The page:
PORTLAND — As City Councilors head to a decision on school funding, the proposed $112 million education budget for fiscal year 2019 received overwhelming public support Monday.
“I don’t believe it is in our community’s best interest to cut the budget at Portland schools,” Emily Alpers told councilors in a public hearing that lasted more than two hours at City Hall.
Alpers, a parent of two children at Riverton Elementary School and a member of the school’s PTO, said she feared reductions to the budget due for a Monday, May 14 City Council vote would cost the school two teachers and increase class sizes. Both would be detrimental to learning in a school with a significant enrollment of low-income students from immigrant families, she said.
Before the council votes, the budget approved by the School Board April 12 will be reviewed again Wednesday, May 9, by the City Council Finance Committee, led by Councilor Nick Mavodones.
On Tuesday, School Board members met in a workshop to clarify where and how additional funding cuts would affect the School Department.
Mavodones is joined by Mayor Ethan Strimling and Councilor Justin Costa on the Finance Committee, which will forward recommendations on the budget to the full council.
Strimling has been a strong supporter of the school budget, including the first proposal of $113 million by School Superintendent Xavier Botana that was eventually reduced by $1.4 million before the School Board voted for it last month.
Mavodones and Costa, who have both served on the School Board, have said the $112 million is too much to ask of city taxpayers. If passed by the council and at the June 12 referendum as written, the education budget would add 68 cents to the present city tax rate of $21.65 per $1,000 of assessed value.
On a property valued at $240,000, the increase would be $168 per year, or $14 per month.
Councilors can amend the amount funding the budget with six votes, and Councilors Spencer Thibodeau, Kim Cook and Jill Duson have all said the proposed amount is too much, although they are waiting to see what is forwarded from the Finance Committee.
Should the council reduce the amount, Strimling said it is his understanding from discussions with city Corporation Counsel Danielle West-Chuhta the budget would then return to the School Board. Members would amend the amounts comprising the 11 “cost centers” voted on at referendum before the council would vote anew on the budget.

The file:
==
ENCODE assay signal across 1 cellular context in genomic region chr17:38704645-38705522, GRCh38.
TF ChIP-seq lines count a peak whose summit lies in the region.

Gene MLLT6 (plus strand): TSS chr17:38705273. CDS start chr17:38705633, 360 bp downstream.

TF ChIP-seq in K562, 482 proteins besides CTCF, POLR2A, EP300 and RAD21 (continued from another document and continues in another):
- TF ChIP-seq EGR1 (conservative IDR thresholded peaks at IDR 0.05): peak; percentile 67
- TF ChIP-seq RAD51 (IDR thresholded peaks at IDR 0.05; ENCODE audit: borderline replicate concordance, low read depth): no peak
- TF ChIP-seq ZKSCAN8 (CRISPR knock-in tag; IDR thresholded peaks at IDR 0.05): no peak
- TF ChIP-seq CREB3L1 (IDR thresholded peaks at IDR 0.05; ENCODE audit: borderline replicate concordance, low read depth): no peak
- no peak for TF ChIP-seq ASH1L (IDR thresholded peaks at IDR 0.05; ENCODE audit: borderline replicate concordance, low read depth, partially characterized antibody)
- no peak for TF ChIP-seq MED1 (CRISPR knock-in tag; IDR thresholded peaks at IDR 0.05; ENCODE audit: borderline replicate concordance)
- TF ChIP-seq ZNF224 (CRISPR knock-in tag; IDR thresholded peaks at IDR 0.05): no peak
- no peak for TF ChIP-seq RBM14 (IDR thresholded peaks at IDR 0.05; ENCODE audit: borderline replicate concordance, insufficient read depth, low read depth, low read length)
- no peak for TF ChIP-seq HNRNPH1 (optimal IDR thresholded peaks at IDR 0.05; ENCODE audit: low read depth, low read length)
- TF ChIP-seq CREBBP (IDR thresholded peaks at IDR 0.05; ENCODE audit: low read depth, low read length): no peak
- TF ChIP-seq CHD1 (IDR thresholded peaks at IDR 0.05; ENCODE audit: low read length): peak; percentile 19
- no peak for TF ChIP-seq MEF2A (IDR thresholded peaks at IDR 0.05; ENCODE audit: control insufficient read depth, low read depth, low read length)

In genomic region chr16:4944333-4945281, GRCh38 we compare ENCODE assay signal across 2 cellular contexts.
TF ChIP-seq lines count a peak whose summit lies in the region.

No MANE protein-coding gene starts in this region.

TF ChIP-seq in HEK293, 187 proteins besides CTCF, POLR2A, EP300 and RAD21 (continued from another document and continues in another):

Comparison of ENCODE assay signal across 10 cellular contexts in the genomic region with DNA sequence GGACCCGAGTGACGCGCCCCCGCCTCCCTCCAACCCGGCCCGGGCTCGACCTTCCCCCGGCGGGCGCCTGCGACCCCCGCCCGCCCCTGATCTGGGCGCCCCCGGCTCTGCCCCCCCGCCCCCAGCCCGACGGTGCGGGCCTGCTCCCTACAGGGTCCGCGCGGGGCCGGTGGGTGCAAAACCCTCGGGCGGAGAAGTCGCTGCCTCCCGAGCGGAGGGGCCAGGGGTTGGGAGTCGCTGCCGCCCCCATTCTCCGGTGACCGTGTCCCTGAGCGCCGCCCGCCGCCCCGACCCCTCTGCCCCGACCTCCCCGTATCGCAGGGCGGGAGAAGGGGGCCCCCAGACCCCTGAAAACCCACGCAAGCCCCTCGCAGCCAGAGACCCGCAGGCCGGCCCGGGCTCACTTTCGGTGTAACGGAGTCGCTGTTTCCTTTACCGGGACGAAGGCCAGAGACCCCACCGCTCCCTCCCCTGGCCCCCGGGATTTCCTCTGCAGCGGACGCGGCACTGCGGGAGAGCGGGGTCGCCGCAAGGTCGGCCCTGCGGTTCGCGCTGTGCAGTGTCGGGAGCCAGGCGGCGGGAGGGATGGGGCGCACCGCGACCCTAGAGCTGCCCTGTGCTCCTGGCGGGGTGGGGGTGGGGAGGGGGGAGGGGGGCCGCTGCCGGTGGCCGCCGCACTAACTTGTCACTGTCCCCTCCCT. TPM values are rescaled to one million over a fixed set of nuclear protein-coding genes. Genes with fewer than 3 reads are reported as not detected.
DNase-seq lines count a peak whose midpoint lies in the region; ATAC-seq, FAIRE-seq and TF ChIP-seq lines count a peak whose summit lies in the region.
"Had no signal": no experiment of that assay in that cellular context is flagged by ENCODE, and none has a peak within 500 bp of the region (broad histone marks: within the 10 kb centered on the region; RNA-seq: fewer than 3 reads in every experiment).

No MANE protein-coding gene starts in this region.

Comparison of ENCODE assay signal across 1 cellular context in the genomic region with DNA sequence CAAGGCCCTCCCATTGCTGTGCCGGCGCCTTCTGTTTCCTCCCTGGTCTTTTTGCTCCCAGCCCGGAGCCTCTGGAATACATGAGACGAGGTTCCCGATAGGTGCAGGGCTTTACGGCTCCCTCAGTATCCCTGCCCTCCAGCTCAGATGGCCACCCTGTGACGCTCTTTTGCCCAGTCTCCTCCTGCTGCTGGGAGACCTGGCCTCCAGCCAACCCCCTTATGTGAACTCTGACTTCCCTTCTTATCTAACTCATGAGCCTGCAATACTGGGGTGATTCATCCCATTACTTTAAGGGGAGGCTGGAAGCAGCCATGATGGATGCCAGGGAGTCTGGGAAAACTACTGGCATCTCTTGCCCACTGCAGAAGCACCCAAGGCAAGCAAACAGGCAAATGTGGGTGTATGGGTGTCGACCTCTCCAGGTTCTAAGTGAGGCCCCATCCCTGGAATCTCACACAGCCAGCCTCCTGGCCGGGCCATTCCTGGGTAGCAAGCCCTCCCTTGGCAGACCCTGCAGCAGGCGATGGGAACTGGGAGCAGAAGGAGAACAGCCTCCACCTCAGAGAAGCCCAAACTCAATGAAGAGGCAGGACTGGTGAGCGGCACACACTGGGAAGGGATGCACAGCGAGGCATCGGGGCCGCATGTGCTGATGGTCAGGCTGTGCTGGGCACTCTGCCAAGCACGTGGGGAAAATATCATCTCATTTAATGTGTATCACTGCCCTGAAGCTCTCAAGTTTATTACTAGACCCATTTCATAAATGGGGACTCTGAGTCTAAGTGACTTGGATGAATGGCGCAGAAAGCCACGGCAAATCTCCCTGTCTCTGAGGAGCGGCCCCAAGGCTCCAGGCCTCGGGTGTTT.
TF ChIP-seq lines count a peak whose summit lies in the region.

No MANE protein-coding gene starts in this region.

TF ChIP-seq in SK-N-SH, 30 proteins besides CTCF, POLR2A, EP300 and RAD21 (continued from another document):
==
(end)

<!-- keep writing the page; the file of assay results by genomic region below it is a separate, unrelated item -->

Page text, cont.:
In the public hearing, which followed a presentation by Botana outlining the financial crunch the School Department faces because of changes to the state Department of Education funding formulas costing at least $3.5 million, the value of good education far outweighed the potential worry of property tax increases.
“We are a booming liberal city looking to lay off teachers and diminish curriculum, how did we get here?” asked John Thibodeau, a Clinton Street resident who does not have children in city schools. Thibodeau has also served on the Protect Our Neighborhood Schools Steering Committee.
The proposed education budget requires an increase in property tax revenue from $82 million to $89 million, while school funding relies more heavily on tax revenue than the municipal budget.
During Finance Committee discussions, Cook asked Botana and school Finance Director Alicia Gardiner if some revenue could be recaptured by charging higher fees for nonresidents using Portland Adult Education services, including English learning classes.
A major loss in the proposed budget is the $1.9 million in tuition charged to nonresident students attending Portland Arts & Technology High School. That revenue was rolled into the state subsidy formula.
In discussing how additional cuts could be made to the education budget, school department officials have looked at eliminating 25 staff positions, closing island schools, reducing middle school offerings in the arts and physical education and eliminating foreign language classes for elementary school students.
None of those choices have been palatable to School Board members or councilors, and even less so to parents, teachers and principals who spoke Monday. The larger point emphasized was the budget as proposed is needed to ensure education continues on a forward path.
“Your job right now is sending a message of what our priorities will be and are,” School Board member Marnie Morrione said as the hearing concluded.
Noting she was speaking for herself and not the School Board, she said the proposed budget was the best she had seen in her 10 years on the board for its comprehensive approach.
“How you decide to vote is sending a message to our community,” Morrione said.
St. John Street resident and King Middle School teacher Robert Moldaver leads off Monday’s public hearing on the $112 million school budget in Portland City Hall.